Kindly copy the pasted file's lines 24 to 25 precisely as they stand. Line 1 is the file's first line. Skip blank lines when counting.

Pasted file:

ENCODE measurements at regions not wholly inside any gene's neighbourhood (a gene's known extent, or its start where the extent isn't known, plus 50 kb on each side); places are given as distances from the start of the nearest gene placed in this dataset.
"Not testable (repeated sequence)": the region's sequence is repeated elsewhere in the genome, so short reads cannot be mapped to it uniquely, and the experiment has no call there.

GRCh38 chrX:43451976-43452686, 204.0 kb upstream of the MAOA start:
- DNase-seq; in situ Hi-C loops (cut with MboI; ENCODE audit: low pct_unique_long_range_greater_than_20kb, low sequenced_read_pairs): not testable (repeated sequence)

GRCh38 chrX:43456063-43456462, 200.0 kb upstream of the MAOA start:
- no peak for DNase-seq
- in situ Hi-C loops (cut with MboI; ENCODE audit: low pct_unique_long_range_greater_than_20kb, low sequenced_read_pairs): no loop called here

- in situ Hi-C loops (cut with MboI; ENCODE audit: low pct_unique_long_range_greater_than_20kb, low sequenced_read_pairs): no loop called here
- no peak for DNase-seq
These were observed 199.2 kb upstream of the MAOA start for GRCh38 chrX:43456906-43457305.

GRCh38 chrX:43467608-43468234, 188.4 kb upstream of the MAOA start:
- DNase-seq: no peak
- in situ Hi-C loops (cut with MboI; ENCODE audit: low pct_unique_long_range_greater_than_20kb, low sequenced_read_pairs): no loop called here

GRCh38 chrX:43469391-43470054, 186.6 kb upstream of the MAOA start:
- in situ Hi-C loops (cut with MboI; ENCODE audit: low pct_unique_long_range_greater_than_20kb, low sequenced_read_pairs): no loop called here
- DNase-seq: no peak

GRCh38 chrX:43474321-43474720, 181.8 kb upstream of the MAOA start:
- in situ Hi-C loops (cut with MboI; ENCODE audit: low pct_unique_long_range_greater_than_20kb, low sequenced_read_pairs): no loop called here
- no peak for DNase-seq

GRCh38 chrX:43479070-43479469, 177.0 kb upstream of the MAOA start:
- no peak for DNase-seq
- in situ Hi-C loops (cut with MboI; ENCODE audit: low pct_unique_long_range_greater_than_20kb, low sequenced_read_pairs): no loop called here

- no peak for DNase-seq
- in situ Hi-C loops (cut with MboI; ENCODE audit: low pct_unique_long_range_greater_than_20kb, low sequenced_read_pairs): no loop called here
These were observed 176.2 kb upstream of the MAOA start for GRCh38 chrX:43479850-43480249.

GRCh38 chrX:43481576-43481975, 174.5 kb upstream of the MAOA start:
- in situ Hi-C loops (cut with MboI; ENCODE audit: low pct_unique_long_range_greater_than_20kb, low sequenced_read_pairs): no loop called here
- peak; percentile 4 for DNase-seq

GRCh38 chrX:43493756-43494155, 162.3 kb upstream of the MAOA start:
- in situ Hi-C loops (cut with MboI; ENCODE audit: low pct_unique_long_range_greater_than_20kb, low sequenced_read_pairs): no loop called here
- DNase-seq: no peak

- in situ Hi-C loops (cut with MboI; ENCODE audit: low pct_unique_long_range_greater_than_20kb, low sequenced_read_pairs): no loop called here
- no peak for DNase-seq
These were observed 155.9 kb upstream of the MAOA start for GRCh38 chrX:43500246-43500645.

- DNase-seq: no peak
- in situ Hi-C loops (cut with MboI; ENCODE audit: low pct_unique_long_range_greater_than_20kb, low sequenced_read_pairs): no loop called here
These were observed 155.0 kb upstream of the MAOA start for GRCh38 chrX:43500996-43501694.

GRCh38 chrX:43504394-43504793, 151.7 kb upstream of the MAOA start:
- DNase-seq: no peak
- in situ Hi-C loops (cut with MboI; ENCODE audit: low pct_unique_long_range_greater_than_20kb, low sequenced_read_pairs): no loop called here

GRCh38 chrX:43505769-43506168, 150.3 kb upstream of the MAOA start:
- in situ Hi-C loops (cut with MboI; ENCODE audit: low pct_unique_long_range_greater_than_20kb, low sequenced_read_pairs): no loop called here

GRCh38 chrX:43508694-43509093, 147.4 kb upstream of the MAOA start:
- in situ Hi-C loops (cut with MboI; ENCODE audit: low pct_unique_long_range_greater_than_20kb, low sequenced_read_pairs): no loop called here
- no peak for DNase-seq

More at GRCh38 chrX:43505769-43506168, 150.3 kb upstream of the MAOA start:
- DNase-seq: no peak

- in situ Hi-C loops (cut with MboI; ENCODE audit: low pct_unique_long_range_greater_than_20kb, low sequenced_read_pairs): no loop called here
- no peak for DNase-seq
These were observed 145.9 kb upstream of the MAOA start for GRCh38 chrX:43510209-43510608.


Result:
- in situ Hi-C loops (cut with MboI; ENCODE audit: low pct_unique_long_range_greater_than_20kb, low sequenced_read_pairs): no loop called here
These were observed 176.2 kb upstream of the MAOA start for GRCh38 chrX:43479850-43480249.